Brand Culture: Mixed martial arts & brand architecture
by DK Badenhorst (@BrandCultureSA) UFC 229’s recent McGregor/Nurmagomedov fight was said to be one of the biggest fights in Ultimate Fighting Championship history and, as it turns out, the fight made headlines —for all the wrong reasons. But between Conor McGregor, Khabib Nurmagomedov and Dana White lie some interesting cultural branding lessons and, more specifically, a brand architecture lesson.
While the fight itself was indeed something to witness, YouTube search recommendations sadly include the phrase “post fight brawl”. For those not familiar with the combat world, ‘brawling’ is not something that any self-respecting mixed martial artist wants to be associated with. Entry-level students train to defend themselves against ‘brawls’ and experts tend to avoid them at all costs.
While the broader outcome was disappointing, the details remain interesting.
Jumping right in, it’s important to understand the two fighters. Beyond their styles of fighting, their personal brands also pulled them apart. McGregor is known as a dangerous striker and Nurmagomedov is arguably one of the best wrestlers the UFC has seen. But their personal branding seems to stretch even further apart. This difference was brought to life by Beats and Reebok, the brands using McGregor and Nurmagomedov respectively in their commercials.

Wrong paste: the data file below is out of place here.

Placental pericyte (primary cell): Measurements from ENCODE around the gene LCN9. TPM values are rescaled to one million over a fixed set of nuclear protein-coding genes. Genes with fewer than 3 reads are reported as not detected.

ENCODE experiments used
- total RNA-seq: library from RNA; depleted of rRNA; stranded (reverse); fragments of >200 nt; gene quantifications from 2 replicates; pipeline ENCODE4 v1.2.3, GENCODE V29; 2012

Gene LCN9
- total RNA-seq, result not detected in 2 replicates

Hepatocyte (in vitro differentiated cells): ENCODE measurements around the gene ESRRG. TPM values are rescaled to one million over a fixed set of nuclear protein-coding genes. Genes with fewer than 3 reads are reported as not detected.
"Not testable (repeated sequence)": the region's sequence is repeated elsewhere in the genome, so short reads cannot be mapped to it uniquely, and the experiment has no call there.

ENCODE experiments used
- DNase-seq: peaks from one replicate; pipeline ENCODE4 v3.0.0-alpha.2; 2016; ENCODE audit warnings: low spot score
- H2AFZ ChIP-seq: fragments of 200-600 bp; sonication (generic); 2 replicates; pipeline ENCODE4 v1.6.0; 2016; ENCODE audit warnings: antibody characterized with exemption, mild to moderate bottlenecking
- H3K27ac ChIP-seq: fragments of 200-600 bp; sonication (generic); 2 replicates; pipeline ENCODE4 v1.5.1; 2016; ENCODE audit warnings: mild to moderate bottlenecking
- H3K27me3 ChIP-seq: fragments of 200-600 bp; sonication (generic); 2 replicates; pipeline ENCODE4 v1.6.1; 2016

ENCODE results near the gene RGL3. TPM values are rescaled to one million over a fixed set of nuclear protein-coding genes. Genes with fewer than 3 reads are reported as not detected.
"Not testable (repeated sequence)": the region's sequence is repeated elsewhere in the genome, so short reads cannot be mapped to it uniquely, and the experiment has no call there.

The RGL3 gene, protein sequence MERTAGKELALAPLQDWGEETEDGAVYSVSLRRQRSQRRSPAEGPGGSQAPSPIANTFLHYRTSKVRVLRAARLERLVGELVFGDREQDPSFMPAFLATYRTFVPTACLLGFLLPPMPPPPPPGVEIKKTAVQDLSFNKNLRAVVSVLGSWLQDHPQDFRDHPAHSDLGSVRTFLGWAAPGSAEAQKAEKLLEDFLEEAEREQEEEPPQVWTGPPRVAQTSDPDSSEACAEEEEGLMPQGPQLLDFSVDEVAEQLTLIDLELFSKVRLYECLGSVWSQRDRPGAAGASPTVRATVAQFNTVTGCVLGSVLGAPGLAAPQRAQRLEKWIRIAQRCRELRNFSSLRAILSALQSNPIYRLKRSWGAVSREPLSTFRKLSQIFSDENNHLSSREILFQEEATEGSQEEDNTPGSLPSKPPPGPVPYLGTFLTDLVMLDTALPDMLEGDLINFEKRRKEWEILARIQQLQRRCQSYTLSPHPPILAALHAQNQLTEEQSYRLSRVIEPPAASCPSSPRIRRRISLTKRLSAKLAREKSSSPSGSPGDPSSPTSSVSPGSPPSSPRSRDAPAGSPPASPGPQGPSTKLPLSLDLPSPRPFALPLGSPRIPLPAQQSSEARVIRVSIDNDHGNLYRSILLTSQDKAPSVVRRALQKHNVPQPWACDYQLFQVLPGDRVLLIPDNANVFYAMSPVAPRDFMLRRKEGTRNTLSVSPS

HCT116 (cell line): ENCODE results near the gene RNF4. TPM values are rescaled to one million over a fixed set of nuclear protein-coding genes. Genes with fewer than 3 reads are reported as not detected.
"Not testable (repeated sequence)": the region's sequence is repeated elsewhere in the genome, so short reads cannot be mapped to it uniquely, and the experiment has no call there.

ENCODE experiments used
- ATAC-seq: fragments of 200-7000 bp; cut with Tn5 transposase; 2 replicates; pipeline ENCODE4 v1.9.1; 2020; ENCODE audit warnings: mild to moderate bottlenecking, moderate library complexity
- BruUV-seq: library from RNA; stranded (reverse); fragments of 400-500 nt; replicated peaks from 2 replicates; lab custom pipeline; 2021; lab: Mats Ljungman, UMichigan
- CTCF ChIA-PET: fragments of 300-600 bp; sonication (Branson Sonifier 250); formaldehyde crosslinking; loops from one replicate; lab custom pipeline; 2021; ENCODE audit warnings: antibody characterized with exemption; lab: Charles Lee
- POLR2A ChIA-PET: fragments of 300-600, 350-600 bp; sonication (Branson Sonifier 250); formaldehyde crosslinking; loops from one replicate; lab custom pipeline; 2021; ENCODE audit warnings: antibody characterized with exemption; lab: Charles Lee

The Beats commercial features McGregor and does a fantastic job of capturing the spirit of the Irish fighter. Starting in the middle-class suburbs of Ireland, we follow a group of boys collecting in what seems to be a communal area to support their friend, Liam, in an upcoming fight. While the boy in the ad is not supposed to mirror McGregor, you may be excused if you interpret it as a childhood version. The boys in the commercial were given free rein with improvisation and the opening lines “Yo, ginger”, “What’s up, Ugly?” are said to be completely off the cuff. Knowing this is a lovely little detail and helps us understand how the fast-talking, bombastic McGregor is adored in his home country — this and, of course, the pride that sporting heroes contribute to their nations.
The group of boys will be familiar to many: joking insults, mock punching, open affection and, if you look closely, the deep need for pride and belonging. A frame-by-frame analysis isn’t necessary to see how the TVC is littered with the defiance and rebellion that McGregor is known for. It tells the story of working hard and dreaming big in order to make it against a system that tries hard to keep you down. Because the archetypal nature of it is so easy to recognise and understand, the McGregor brand personality makes for great entertainment.
Reebok’s Nurmagomedov’s commercial couldn’t be more different if it were briefed to be. It has the same structure as the Beats ad: childhood, upbringing, camaraderie and fighting style. But this is simply the spectrum on which they oppose each other. The Reebok TVC replaces the urban setting with the vast mountainous landscape of what I assume is Dagestan — Nurmagomedov’s home country. The rags-to-riches Juicy soundtrack is replaced by music that sounds far more cultural and the banter of young boys replaced by feet on gritty mountain trails and the sounds of combat. Instead of casual t-shirts and jeans, the boys here wrestling singlets and the mock jabs through clothes lines is substituted for training videos that even features the clip of a childhood Khabib wrestling a bear. One YouTuber has joked that he would’ve bet differently, had he seen that clip.